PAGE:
5

In the boot partition there are two kernels, kernel.img and kernel7.img (for the pi 1 vs 2/3). How does the system know which to load?

6

All the boot magic is in /boot/config.txt.

kernel: The alternative filename on the boot partition to use when loading the kernel; the default value is kernel.img.

from official documentation

Update: to clear up some confusion and to satisfy my curiosity, I tried the following small experiment.

I DO NOT RECOMMEND YOU TRY THIS!

  1. On my RPi3 I do not have the kernel entry in config.txt, and the system boots up fine.
  2. I deleted kernel.img.
  3. I renamed kernel7.img to foo.bar.
  4. After rebooting the RPi, the system failed to load. I got the multi-colour screen of death, as expected.
  5. I added kernel=foo.bar to my config.txt.
  6. Rebooted the system, and it worked.

This proves two things:

  1. The system can intelligently select the correct kernel per architecture, within some limits.
  2. The kernel entry in config.txt works if used.
  • This is NOT used by normal images. – Milliways Jan 23 '17 at 23:59
  • @Milliways What do you consider "normal" in this context? There are several sources, for example this raspberrypi.stackexchange.com/q/10489/53481 and several things linked from there, that agree with me. – SiKing Jan 24 '17 at 0:07
  • By "normal" I mean any of the prebuilt images downloadable from the Foundation site. The post you linked is an earlier version of the link in my answer (before loader.bin was removed). – Milliways Jan 24 '17 at 0:20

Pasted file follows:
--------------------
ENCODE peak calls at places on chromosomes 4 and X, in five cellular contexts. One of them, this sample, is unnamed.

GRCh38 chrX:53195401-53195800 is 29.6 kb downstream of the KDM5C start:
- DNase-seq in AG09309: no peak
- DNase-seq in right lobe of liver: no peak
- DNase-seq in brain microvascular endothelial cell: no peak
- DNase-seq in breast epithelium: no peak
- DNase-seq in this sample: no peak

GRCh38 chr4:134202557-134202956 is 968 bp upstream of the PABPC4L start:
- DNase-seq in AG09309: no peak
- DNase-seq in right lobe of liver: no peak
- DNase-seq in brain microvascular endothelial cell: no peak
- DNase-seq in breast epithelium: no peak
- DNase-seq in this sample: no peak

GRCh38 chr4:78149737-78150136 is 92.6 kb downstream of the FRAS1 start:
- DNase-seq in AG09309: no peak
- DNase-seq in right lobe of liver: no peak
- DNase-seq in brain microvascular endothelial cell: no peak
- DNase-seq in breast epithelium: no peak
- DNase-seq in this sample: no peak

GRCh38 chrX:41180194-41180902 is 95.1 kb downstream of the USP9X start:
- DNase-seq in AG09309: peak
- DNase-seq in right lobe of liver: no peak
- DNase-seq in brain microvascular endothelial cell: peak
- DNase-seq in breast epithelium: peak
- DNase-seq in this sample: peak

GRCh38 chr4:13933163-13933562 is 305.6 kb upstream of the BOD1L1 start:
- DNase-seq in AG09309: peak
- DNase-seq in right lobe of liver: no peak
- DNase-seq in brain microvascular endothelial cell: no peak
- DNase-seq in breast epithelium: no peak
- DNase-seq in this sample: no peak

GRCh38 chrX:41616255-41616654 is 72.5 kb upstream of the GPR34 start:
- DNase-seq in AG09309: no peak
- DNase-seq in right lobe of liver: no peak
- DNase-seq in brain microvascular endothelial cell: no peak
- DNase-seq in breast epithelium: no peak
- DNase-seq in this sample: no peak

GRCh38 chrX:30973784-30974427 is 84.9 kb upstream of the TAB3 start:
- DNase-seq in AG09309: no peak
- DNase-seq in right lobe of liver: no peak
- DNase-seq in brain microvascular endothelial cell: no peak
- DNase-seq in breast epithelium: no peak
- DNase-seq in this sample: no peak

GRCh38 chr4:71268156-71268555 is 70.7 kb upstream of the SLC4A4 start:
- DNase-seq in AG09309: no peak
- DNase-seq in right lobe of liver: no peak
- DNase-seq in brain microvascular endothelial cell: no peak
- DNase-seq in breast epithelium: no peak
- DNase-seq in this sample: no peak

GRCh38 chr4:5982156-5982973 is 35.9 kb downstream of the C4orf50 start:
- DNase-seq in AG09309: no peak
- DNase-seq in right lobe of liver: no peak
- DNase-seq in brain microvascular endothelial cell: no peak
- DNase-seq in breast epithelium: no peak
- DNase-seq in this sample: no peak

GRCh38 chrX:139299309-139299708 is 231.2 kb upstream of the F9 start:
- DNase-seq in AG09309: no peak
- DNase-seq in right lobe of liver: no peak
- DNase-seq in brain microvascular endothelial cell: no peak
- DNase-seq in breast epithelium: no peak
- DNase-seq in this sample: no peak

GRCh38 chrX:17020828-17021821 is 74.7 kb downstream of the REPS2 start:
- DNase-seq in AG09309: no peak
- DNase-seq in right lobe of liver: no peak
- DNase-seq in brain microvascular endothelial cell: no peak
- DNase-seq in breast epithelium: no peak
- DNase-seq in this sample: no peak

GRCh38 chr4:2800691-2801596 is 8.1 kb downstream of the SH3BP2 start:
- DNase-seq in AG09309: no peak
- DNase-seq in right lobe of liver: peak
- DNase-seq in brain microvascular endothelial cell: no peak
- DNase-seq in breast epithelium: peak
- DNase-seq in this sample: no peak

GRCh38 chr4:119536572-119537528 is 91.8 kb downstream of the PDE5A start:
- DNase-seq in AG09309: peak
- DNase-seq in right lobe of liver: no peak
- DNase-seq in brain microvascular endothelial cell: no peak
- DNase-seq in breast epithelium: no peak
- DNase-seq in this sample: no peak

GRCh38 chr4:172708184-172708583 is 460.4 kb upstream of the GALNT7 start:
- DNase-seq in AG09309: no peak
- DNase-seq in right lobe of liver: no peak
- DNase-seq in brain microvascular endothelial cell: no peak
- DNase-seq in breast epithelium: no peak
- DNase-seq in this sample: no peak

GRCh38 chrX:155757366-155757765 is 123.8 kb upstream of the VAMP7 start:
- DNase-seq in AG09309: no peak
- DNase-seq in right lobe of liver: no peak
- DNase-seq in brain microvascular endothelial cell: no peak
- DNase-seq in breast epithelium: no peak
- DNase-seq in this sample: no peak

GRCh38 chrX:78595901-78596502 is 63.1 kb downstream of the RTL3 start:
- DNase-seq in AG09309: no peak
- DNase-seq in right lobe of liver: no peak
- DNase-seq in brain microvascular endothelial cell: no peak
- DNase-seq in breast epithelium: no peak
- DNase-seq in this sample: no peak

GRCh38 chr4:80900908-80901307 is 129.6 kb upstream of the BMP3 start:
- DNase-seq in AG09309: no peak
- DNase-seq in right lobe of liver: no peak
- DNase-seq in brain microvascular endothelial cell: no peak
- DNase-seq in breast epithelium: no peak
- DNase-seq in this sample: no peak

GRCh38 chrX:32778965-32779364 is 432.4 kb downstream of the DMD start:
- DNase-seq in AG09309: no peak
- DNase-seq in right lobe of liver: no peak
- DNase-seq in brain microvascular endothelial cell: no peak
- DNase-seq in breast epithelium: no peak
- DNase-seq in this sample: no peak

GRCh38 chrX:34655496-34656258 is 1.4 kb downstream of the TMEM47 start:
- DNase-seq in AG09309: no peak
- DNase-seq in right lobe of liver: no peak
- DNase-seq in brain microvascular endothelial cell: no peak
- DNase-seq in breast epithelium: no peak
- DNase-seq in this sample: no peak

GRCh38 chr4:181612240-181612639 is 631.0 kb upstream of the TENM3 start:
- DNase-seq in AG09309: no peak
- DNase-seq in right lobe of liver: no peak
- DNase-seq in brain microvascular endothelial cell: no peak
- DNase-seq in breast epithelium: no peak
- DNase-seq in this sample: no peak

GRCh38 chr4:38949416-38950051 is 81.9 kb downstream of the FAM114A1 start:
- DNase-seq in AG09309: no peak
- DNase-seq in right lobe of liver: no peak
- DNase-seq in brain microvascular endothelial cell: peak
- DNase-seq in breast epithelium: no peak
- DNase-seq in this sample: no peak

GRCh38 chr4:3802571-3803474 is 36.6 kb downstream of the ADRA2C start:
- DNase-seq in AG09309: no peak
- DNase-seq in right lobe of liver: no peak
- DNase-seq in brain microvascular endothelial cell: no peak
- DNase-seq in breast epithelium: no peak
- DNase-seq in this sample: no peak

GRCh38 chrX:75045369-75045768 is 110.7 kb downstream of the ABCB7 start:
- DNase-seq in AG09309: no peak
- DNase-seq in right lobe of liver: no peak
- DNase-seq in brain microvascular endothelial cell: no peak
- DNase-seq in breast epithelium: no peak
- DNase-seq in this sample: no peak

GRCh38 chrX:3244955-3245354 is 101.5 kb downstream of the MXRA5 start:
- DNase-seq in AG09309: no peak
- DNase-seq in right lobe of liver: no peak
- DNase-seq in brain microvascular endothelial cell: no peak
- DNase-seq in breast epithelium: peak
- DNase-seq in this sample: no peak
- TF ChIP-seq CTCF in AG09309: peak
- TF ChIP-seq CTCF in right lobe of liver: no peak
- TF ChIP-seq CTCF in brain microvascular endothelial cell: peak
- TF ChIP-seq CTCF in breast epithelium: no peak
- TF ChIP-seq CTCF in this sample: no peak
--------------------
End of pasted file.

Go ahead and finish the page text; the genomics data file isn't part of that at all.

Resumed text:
• From the linked docs it seems /boot/config.txt is passed as an argument to the closed source GPU firmware start.elf which then launches the kernel specified - the confusing bit is that it seems all the boards use the pi 1 kernel image out of the box, but still contain a kernel7.img in /boot I guess that's what's necessary for one SD card image to work across all the boards. – plastic chris Jan 24 '17 at 5:44
  • @plasticchris: Indeed. Pi 1 doesn't use the kernel7.img at all (and vice versa, Pi 3 doesn't user kernel.img) , but they're both included (with their dependencies). I suspect that it allows for using the same card in various RPi models automagically. – Piskvor Feb 26 at 12:56
2

See http://elinux.org/RPi_Software#Overview which describes the Pi boot process.

Basically bootcode.bin analyses the hardware and (presumably) decides which kernel to load. (The source is not publicly available).

It is (or was) possible to specify a different kernel, but this is NOT used by normal images.

NOTE With the new USB/Network boot options for the Pi3 the process has changed but the principle remains similar.

For those interested in reading more about the new boot options Raspberry Pi boot modes

  • From your link, I read that completely differently. "Second stage bootloader (bootcode.bin) - This is used to retrieve the GPU firmware from the SD card, program the firmware, then start the GPU." Reading further: "User code - This can be one of any number of binaries. By default, it is the Linux kernel (usually named kernel.img), but it can also be another bootloader (e.g. U-Boot), or a bare-bones application." – SiKing Jan 24 '17 at 0:09
  • FYI: I tried a small experiment to verify my answer. See my update. – SiKing Jan 30 '17 at 5:49
  • @SiKing I don't understand why you are deliberately misinterpreting my answer. I said the kernel option "is NOT used by normal images" NOT that it couldn't be done. This is easily verified by looking at config.txt in any standard image. – Milliways Jan 30 '17 at 6:40
  • @SiKing You are also NOT answering the actual question "How does the system know which to load" NOT what other methods can be used to load kernels. – Milliways Jan 30 '17 at 6:42
  • I think we are both saying the same thing. I was just trying to clarify my answer. Maybe I failed. Sorry. – SiKing Jan 30 '17 at 16:54

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